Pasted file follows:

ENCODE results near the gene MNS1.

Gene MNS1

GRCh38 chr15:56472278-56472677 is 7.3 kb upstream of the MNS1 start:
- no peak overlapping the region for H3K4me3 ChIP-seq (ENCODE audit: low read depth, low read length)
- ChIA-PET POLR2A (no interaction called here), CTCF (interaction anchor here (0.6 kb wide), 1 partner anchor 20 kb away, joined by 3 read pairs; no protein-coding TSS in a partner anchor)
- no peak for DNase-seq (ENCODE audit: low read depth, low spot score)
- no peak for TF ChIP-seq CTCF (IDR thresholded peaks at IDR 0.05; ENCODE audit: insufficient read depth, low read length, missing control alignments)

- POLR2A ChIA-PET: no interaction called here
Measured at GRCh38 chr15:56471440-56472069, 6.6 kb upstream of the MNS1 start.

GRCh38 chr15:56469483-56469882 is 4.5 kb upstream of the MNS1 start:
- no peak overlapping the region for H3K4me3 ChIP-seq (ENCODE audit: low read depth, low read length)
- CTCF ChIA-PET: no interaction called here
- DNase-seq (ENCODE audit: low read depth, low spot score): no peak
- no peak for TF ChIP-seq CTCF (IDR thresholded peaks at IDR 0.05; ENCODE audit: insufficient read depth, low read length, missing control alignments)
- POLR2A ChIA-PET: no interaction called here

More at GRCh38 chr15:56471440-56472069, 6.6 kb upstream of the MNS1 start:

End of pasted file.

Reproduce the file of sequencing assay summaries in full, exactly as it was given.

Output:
ENCODE results near the gene MNS1.

Gene MNS1

GRCh38 chr15:56472278-56472677 is 7.3 kb upstream of the MNS1 start:
- no peak overlapping the region for H3K4me3 ChIP-seq (ENCODE audit: low read depth, low read length)
- ChIA-PET POLR2A (no interaction called here), CTCF (interaction anchor here (0.6 kb wide), 1 partner anchor 20 kb away, joined by 3 read pairs; no protein-coding TSS in a partner anchor)
- no peak for DNase-seq (ENCODE audit: low read depth, low spot score)
- no peak for TF ChIP-seq CTCF (IDR thresholded peaks at IDR 0.05; ENCODE audit: insufficient read depth, low read length, missing control alignments)

- POLR2A ChIA-PET: no interaction called here
Measured at GRCh38 chr15:56471440-56472069, 6.6 kb upstream of the MNS1 start.

GRCh38 chr15:56469483-56469882 is 4.5 kb upstream of the MNS1 start:
- no peak overlapping the region for H3K4me3 ChIP-seq (ENCODE audit: low read depth, low read length)
- CTCF ChIA-PET: no interaction called here
- DNase-seq (ENCODE audit: low read depth, low spot score): no peak
- no peak for TF ChIP-seq CTCF (IDR thresholded peaks at IDR 0.05; ENCODE audit: insufficient read depth, low read length, missing control alignments)
- POLR2A ChIA-PET: no interaction called here

More at GRCh38 chr15:56471440-56472069, 6.6 kb upstream of the MNS1 start: